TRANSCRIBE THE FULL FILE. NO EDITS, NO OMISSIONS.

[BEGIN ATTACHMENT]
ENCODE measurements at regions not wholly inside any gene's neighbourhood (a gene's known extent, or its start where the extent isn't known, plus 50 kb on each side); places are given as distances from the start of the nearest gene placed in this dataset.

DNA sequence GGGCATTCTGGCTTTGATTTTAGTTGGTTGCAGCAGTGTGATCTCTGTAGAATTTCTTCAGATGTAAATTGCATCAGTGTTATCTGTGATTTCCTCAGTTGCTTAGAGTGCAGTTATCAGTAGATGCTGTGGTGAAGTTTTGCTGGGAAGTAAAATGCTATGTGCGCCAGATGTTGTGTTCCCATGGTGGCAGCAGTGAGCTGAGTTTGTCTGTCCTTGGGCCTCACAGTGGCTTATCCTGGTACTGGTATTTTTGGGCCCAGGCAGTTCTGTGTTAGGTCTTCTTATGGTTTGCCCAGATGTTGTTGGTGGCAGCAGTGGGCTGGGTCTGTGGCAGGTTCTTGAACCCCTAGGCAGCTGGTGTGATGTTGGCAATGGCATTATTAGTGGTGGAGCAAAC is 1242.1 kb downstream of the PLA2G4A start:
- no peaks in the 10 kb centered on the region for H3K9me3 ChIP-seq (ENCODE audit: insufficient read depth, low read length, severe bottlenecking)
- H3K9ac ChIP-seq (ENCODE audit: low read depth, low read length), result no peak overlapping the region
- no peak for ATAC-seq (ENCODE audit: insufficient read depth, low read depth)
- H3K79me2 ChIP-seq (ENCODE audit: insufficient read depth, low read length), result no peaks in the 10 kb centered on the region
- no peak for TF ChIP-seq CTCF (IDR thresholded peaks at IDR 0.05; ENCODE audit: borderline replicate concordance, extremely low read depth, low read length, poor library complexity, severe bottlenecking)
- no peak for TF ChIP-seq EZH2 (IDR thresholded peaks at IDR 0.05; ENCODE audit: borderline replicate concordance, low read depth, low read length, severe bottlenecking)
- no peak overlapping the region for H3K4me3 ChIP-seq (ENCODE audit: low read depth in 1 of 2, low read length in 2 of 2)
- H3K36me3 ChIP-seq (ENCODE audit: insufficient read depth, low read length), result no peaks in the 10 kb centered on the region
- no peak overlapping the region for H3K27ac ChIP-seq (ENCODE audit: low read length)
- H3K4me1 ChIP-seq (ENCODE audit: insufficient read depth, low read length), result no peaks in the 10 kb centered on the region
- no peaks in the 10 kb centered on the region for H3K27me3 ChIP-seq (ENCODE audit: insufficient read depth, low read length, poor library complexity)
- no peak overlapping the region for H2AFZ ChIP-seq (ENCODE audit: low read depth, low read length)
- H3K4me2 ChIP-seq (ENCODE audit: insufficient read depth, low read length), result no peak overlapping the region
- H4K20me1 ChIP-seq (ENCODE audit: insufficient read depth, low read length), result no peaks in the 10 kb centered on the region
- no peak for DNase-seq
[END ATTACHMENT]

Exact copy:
ENCODE measurements at regions not wholly inside any gene's neighbourhood (a gene's known extent, or its start where the extent isn't known, plus 50 kb on each side); places are given as distances from the start of the nearest gene placed in this dataset.

DNA sequence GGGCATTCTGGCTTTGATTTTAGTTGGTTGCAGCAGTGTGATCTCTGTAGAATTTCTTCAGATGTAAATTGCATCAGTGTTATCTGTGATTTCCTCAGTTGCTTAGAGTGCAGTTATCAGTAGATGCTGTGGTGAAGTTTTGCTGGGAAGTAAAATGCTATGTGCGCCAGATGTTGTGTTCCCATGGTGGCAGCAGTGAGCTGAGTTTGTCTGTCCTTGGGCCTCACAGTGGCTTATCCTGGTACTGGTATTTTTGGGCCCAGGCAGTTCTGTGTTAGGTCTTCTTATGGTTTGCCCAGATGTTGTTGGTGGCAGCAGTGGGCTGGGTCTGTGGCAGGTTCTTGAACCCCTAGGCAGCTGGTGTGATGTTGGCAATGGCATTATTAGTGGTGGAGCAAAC is 1242.1 kb downstream of the PLA2G4A start:
- no peaks in the 10 kb centered on the region for H3K9me3 ChIP-seq (ENCODE audit: insufficient read depth, low read length, severe bottlenecking)
- H3K9ac ChIP-seq (ENCODE audit: low read depth, low read length), result no peak overlapping the region
- no peak for ATAC-seq (ENCODE audit: insufficient read depth, low read depth)
- H3K79me2 ChIP-seq (ENCODE audit: insufficient read depth, low read length), result no peaks in the 10 kb centered on the region
- no peak for TF ChIP-seq CTCF (IDR thresholded peaks at IDR 0.05; ENCODE audit: borderline replicate concordance, extremely low read depth, low read length, poor library complexity, severe bottlenecking)
- no peak for TF ChIP-seq EZH2 (IDR thresholded peaks at IDR 0.05; ENCODE audit: borderline replicate concordance, low read depth, low read length, severe bottlenecking)
- no peak overlapping the region for H3K4me3 ChIP-seq (ENCODE audit: low read depth in 1 of 2, low read length in 2 of 2)
- H3K36me3 ChIP-seq (ENCODE audit: insufficient read depth, low read length), result no peaks in the 10 kb centered on the region
- no peak overlapping the region for H3K27ac ChIP-seq (ENCODE audit: low read length)
- H3K4me1 ChIP-seq (ENCODE audit: insufficient read depth, low read length), result no peaks in the 10 kb centered on the region
- no peaks in the 10 kb centered on the region for H3K27me3 ChIP-seq (ENCODE audit: insufficient read depth, low read length, poor library complexity)
- no peak overlapping the region for H2AFZ ChIP-seq (ENCODE audit: low read depth, low read length)
- H3K4me2 ChIP-seq (ENCODE audit: insufficient read depth, low read length), result no peak overlapping the region
- H4K20me1 ChIP-seq (ENCODE audit: insufficient read depth, low read length), result no peaks in the 10 kb centered on the region
- no peak for DNase-seq